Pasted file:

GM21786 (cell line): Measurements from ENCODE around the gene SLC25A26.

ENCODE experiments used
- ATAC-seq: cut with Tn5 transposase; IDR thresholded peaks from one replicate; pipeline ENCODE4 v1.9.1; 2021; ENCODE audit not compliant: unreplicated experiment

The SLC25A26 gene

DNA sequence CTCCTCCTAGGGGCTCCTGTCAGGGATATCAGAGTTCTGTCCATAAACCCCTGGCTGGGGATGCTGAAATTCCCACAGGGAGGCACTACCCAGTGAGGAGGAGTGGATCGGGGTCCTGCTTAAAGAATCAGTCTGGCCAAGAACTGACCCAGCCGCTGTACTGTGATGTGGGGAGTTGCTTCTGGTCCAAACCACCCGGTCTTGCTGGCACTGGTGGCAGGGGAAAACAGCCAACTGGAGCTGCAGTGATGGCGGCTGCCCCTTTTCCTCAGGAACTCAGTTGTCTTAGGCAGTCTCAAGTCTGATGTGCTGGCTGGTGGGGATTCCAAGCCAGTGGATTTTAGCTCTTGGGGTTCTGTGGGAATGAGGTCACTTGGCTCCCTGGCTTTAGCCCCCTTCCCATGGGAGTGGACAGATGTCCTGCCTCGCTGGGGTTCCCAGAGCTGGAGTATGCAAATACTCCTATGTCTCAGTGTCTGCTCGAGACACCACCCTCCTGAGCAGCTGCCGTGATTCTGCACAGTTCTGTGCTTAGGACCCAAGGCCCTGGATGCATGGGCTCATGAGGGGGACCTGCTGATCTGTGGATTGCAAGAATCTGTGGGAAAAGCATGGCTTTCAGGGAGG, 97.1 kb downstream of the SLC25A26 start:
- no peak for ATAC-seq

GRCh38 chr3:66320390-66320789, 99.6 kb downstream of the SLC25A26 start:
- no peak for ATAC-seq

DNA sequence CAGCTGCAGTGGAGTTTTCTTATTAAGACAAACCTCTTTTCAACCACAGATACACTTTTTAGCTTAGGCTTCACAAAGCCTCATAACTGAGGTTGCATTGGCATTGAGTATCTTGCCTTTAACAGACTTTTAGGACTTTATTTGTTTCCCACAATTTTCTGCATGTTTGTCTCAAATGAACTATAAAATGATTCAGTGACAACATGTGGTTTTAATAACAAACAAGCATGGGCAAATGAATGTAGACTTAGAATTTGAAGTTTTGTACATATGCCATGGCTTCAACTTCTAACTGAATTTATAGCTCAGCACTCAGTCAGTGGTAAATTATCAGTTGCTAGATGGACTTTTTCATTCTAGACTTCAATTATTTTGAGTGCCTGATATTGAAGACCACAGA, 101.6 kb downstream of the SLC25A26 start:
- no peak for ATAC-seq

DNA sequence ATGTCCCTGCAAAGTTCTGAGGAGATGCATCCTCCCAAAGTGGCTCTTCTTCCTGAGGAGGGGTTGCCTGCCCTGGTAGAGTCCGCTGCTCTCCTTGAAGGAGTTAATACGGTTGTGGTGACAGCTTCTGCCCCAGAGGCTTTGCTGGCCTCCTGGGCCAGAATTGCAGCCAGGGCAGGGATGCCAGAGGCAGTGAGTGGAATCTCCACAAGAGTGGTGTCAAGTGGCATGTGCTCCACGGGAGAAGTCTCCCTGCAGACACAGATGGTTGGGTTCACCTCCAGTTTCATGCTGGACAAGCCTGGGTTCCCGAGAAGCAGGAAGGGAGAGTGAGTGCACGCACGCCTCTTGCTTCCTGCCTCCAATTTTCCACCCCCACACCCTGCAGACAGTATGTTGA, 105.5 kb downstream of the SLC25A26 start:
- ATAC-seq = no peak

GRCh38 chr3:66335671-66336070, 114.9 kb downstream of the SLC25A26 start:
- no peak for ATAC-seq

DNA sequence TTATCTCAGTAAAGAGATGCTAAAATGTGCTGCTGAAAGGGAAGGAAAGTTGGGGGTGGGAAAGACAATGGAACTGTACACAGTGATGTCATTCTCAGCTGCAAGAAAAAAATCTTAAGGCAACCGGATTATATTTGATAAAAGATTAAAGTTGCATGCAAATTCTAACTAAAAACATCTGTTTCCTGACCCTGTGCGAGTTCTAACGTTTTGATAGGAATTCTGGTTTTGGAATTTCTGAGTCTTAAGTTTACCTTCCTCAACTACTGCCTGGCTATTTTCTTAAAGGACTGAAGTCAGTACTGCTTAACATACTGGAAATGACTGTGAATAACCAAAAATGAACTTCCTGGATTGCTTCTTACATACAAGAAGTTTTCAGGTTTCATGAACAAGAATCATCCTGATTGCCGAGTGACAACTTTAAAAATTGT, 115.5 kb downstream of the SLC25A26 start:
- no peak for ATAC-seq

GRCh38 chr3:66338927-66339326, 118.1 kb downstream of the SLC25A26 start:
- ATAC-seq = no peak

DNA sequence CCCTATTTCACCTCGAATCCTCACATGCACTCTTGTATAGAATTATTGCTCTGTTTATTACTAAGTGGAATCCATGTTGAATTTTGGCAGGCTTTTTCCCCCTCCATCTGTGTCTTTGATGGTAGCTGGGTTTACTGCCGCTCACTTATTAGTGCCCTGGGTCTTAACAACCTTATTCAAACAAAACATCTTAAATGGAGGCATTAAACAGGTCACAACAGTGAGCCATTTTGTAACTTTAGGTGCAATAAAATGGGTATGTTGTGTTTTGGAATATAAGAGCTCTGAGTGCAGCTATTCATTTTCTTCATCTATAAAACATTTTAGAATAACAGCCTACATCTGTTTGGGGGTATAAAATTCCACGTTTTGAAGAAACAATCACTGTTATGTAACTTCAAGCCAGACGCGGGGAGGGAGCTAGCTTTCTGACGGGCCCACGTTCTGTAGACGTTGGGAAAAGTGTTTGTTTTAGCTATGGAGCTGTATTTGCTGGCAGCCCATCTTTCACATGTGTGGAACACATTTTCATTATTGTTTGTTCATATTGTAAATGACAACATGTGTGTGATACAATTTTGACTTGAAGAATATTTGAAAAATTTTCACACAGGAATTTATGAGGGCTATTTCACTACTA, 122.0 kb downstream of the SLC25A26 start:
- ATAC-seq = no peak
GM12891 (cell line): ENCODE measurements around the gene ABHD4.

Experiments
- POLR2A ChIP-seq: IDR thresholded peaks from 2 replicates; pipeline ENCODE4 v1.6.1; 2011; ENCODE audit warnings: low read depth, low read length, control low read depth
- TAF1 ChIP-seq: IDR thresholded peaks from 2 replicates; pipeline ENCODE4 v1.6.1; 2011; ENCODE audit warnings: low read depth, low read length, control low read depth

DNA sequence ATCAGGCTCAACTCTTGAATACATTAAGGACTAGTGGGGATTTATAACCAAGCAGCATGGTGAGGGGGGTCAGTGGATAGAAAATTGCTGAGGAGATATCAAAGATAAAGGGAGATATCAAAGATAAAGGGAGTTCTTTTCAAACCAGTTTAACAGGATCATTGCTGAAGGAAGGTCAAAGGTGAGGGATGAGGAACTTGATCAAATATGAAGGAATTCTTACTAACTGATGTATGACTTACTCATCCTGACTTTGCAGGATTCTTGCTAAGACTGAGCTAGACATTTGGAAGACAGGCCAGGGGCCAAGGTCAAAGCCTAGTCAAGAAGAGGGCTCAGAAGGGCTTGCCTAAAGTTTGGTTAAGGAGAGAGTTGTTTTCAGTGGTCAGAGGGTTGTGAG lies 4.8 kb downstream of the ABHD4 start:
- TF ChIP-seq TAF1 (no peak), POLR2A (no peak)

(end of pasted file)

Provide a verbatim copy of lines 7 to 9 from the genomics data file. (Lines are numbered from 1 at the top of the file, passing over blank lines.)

GRCh38 chr3:66320390-66320789, 99.6 kb downstream of the SLC25A26 start:
- no peak for ATAC-seq

DNA sequence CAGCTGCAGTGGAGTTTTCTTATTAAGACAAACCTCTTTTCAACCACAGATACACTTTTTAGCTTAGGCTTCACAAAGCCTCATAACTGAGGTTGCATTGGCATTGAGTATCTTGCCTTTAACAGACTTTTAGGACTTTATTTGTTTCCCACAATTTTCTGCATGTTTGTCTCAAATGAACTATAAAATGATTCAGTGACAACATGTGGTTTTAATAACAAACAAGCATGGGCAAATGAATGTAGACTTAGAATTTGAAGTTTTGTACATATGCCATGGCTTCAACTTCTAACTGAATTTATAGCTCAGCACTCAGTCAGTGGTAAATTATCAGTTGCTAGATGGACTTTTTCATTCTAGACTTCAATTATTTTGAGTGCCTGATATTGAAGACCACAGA, 101.6 kb downstream of the SLC25A26 start: